What should Cal/OSHA do to help small employers create safe workplaces and comply with Title 8 regulations?

Training. I say they do have the consultation program. They should be able to promote that heavily and how many people are within Cal/OSHA staff that can handle that. They are not fully staffed to do that now. The problem comes back to: Do you want a safe workforce or just someone out there? People should lead by example and how you lead is by how much knowledge you have about the safety issue on your sites.


What about safety do employers struggle with the most?
It depends. It can be personal protection, not understanding what needs to happen. Employers are always at the mercy of something going wrong. It goes back to how much safety culture is out there.


Are there reliable and knowledgeable training people available?

Oh yeah, there are. But the programs are difficult to access. I once offered to provide training in Spanish for hotel people and other laborers and ag fields. There were no takers. That is pretty disappointing. There is a need. Employers do not want it because it incurs cost. They are aware that it adds to the bottom line.

It needs to be advertised by the state, that employees could request training. There should be an 800 line to request it. A letter should go out from Cal/OSHA that an employer’s training is missing or not sufficient at this site, for this or that issue. Rather than send enforcement, so employers just say I need Cal/OSHA off my back.


What kind of training is the most crucial for employers to provide?

It all depends on the line of work. The most crucial employer develops a risk assessment for tasks performed on day-to-day basis. That will determine what kind of training they need. Once they do that, they can complete it with a GAP analysis.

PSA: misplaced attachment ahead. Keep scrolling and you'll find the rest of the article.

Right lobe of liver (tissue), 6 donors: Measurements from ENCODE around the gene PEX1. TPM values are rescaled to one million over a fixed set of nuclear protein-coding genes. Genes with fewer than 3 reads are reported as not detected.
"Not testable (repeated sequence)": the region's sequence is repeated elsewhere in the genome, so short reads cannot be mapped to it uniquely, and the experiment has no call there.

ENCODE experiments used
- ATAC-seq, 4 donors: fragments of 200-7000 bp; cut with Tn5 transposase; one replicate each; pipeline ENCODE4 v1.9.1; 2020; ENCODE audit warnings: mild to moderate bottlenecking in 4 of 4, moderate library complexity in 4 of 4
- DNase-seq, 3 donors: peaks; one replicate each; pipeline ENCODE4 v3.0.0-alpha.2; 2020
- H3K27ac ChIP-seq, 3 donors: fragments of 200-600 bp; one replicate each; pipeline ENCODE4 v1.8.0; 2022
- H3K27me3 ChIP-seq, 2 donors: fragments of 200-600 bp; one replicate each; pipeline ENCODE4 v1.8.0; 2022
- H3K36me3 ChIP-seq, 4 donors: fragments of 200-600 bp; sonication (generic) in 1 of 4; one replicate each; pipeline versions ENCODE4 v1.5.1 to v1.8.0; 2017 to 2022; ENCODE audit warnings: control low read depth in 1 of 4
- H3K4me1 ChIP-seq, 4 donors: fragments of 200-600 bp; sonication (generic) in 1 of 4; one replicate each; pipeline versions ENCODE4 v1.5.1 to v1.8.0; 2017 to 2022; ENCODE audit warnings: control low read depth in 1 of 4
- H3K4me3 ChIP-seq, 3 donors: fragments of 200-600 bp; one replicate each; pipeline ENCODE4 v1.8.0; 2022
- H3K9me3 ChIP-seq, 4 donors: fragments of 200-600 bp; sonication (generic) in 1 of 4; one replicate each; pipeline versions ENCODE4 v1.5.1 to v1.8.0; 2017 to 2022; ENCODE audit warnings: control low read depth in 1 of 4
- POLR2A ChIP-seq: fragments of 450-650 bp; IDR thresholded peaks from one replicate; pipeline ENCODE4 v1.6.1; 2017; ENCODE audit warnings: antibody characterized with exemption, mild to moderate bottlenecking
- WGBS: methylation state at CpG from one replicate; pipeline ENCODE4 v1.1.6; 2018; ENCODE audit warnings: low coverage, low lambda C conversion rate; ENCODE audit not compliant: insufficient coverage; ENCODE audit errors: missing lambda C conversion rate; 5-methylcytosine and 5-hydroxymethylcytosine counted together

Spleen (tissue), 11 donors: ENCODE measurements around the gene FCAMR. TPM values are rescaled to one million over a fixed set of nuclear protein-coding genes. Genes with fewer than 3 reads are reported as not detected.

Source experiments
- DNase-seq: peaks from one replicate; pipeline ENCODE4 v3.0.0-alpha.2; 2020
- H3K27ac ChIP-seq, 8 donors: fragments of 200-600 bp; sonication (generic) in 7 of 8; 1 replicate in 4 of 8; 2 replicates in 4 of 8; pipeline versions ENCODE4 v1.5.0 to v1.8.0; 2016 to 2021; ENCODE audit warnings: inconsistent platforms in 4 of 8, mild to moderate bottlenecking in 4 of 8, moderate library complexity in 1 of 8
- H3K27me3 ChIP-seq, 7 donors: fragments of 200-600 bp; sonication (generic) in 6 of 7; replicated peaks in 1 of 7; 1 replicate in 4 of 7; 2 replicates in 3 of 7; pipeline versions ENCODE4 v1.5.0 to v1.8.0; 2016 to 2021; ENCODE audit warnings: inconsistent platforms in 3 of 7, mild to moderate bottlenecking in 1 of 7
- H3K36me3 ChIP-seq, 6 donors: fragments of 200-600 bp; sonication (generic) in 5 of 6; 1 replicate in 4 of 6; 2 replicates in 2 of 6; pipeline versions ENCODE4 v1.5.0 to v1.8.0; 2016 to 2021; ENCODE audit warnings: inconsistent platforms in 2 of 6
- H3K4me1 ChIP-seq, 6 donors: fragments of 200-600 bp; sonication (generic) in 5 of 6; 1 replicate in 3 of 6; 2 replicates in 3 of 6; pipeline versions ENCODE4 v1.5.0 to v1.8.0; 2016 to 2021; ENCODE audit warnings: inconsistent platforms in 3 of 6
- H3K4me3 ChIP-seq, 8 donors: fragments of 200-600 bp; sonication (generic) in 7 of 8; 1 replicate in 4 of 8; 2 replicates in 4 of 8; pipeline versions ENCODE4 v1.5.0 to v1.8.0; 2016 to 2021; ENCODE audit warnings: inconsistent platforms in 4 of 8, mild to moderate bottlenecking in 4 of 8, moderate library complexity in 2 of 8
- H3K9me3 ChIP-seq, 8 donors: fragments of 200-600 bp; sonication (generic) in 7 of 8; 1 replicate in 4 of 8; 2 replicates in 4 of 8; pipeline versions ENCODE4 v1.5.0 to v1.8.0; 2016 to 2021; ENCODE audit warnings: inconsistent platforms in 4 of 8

What else do you read to get your occupational safety and health information?

I rely on Cal/OSHA, on my network, online information and corporate resources. By participating in different associations. You need to be aware and have up-to-date information. And don’t be shy to ask the regulators.


How did you get started in safety? Was there any particular experience in your career that triggered your interest in safety? What’s interesting about it? What’s interesting about it now?

I started in 1987. That just came along and it was a niche I liked. I associated safety with industrial processes and how to associate that with protection. I am a mechanical engineer who looks at processes and describes what you need to do to maintain and stay productive and where you can design safety in the process.


What’s interesting about it now?

Not seeing accidents on site. People seeing what they need to do and it is second nature. When I see an employee work with equipment, put safety gear on and safety gloves and masks, without me telling them. I know safety is a culture. And it can go way beyond a safety culture, if they are not afraid to tell you it is not safe and stop a job. Safety is not only for you but for everyone around you.


Copyright 2012 Providence Publications, LLC. All Rights Reserved.